We Can't Save Russia From Itself - Or Ukraine - Nor Should We

AP Photo/Vadim Ghirda

This last weekend’s prematurely-halted coup attempt aside, Russia seems to have plenty of problems to go around. Each move by Moscow seems to be dumber than the previous one, yet they manage to stumble along and may, in the end, create quite a mess in Eastern Europe.


Commentator Peter Juul writes a lot on international affairs on his Substack page as “The Liberal Patriot.” A recent article by Mr. Juul agrees with this assessment of Moscow’s action while also making the point that America owes Ukraine some support to help them win the fight against Russia. But is that the United States’ issue to deal with? I’d say not.

These sorts of arguments tend to assume it’s America’s responsibility to deliver Moscow from its blunders. They lead to policy recommendations that the United States and its allies should limit their aid to Ukraine to keep it from winning the war and humiliating Putin, or otherwise condition it to force a settlement that would be favorable to the Kremlin—never mind that Putin continues to reject even diplomacy heavily tilted in toward his own war aims.

But it’s not our job to save Russia from the fallout of its own foreign policy decisions—nor is it even possible. It’s an echo of the pre-war view that it was somehow up to the United States to enforce a Russian sphere of influence in Eastern Europe, as if Moscow did not need to make itself an attractive partner for its close neighbors. Similarly, there’s no reason for the United States to bail Putin out of his calamitous Ukrainian land grab.


I quite agree; it’s not our job to save Russia from the consequences of their (and by “their,” I mean Putin’s) decisions regarding Ukraine — or anywhere else — unless the United States is directly affected. On the point of Ukraine, I can’t see how the U.S. is directly affected. Oh, I know, NATO, the Nordstream pipeline, Russia’s oil as a strategic resource, and all those arguments for creating a new pipeline, a “Cashstream” pipeline, one dedicated to sending an unlimited flow of American taxpayer dollars to Kyiv. And that’s the real issue:

Today, moreover, America’s own endgame in Ukraine ought to be nothing less than the restoration of Ukrainian sovereignty over the entirety of its internationally-recognized territory—whether that causes heartburn in Moscow or not. It simply is not our responsibility to shield the Kremlin from the consequences of its own decision to launch and perpetuate its war against Ukraine, much less reward its aggression. It’s America’s job to help Ukraine win its war, not preserve Russian power.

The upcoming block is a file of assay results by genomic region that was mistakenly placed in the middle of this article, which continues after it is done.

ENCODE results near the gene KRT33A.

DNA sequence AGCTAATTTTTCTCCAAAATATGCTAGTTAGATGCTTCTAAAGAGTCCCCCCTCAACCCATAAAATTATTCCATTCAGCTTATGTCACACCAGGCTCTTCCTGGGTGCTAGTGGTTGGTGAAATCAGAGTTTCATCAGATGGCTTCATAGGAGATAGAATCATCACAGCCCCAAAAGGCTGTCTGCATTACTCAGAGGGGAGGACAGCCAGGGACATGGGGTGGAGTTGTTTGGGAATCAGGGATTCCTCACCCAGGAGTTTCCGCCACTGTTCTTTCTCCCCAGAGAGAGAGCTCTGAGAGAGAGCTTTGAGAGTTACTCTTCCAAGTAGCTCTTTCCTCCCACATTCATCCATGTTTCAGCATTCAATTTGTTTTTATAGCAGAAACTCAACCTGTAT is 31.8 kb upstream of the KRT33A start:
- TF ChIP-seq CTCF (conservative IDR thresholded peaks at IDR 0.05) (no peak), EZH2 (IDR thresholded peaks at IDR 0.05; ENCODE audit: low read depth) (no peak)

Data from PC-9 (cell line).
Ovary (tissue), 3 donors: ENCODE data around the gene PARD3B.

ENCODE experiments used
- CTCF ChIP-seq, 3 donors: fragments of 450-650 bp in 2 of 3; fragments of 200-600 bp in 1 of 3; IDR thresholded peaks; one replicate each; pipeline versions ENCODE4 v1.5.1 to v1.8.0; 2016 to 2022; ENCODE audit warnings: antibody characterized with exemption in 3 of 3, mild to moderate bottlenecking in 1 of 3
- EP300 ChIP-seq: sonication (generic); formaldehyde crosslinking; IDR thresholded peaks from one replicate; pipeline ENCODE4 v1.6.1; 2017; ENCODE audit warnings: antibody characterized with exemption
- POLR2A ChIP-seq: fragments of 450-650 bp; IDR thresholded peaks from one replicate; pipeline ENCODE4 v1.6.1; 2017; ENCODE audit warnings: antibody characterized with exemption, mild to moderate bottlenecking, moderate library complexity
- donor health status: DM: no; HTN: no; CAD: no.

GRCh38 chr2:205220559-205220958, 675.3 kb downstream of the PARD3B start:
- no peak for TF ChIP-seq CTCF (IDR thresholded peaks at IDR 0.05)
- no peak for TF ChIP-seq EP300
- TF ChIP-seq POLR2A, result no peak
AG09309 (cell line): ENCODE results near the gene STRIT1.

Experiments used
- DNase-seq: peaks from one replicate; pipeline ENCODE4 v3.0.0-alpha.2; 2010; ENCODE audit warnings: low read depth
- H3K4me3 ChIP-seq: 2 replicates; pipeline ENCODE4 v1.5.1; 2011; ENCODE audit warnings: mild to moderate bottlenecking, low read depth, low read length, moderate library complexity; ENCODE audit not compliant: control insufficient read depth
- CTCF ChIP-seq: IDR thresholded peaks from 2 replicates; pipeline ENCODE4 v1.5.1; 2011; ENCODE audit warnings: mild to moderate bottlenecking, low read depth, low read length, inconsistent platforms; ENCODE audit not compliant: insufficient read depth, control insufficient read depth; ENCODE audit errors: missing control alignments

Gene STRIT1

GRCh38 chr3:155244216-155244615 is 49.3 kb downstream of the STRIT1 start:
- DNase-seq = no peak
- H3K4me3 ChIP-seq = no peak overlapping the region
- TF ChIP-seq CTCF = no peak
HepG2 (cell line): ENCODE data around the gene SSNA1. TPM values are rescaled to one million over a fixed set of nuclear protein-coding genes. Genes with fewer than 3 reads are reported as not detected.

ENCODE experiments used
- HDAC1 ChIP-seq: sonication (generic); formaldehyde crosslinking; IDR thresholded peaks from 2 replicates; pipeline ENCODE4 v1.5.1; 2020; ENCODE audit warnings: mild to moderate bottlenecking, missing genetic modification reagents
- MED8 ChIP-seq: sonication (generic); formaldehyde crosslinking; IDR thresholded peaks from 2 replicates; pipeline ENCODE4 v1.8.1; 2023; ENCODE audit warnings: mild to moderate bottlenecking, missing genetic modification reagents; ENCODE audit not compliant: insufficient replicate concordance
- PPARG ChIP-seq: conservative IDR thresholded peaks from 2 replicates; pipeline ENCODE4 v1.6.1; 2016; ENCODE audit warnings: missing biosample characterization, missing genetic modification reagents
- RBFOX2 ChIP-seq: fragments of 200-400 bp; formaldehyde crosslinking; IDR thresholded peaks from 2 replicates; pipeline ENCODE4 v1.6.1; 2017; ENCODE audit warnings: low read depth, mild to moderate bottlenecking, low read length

Ukraine US
Genya Savilov, Pool Photo via AP

Why is it our job, America’s job, to help Ukraine win this war? The various European nations are sending some armor, some guns, and so forth, but as usual, the United States has been doing all the heavy lifting. As in, several times the number of beans, bullets, and cash as the entire EU. It seems like whenever a crisis has erupted in Europe since 1917, the various nations of Europe have made impassioned statements on the order of “someone has to do something,” and then looked across the Atlantic at the United States. This seems to be no different. Oh, and I’d also point out, as far as the Cashstream pipeline is concerned, that we can’t afford it. We’re broke.


At least, so far, it’s only been beans, bullets, and cash. The day may come when the U.S. decides to send some advisors, of course, which we’ve tried before, and it tends not to work out so well. Russia (Putin), apparently worrying about this possibility, has warned against sending NATO troops into Ukraine.

I’m in favor of the United States having a strong military. I served myself, as did my wife. She and I are both Desert Storm veterans. I was re-activated for Operation Joint Endeavor. I’ve got some idea of what it’s like to be in the field, in the danger zone, and can tell you that nobody wants to avoid war more than the soldiers who fight it.

Even so: We were all willing and ready to do so back then, and I sure hope our soldiers are willing to do the same today. But our forces should not be sent into the field unless a clear and compelling U.S. interest is involved. When they are sent, they should be so well-trained and so well-equipped that the bad guys should be wetting their pants in terror the moment the first Private steps off the first airplane to arrive in theater. I’m in favor of fielding an army of unrepentant badasses whose sole purpose is to close with and destroy the enemy by fire, maneuver, and shock effect. But there must be a compelling U.S. interest involved in our sending these men out.


In the case of Ukraine, I just can’t see what that interest is. I can’t see why it’s America’s job to ensure Ukraine wins this war.


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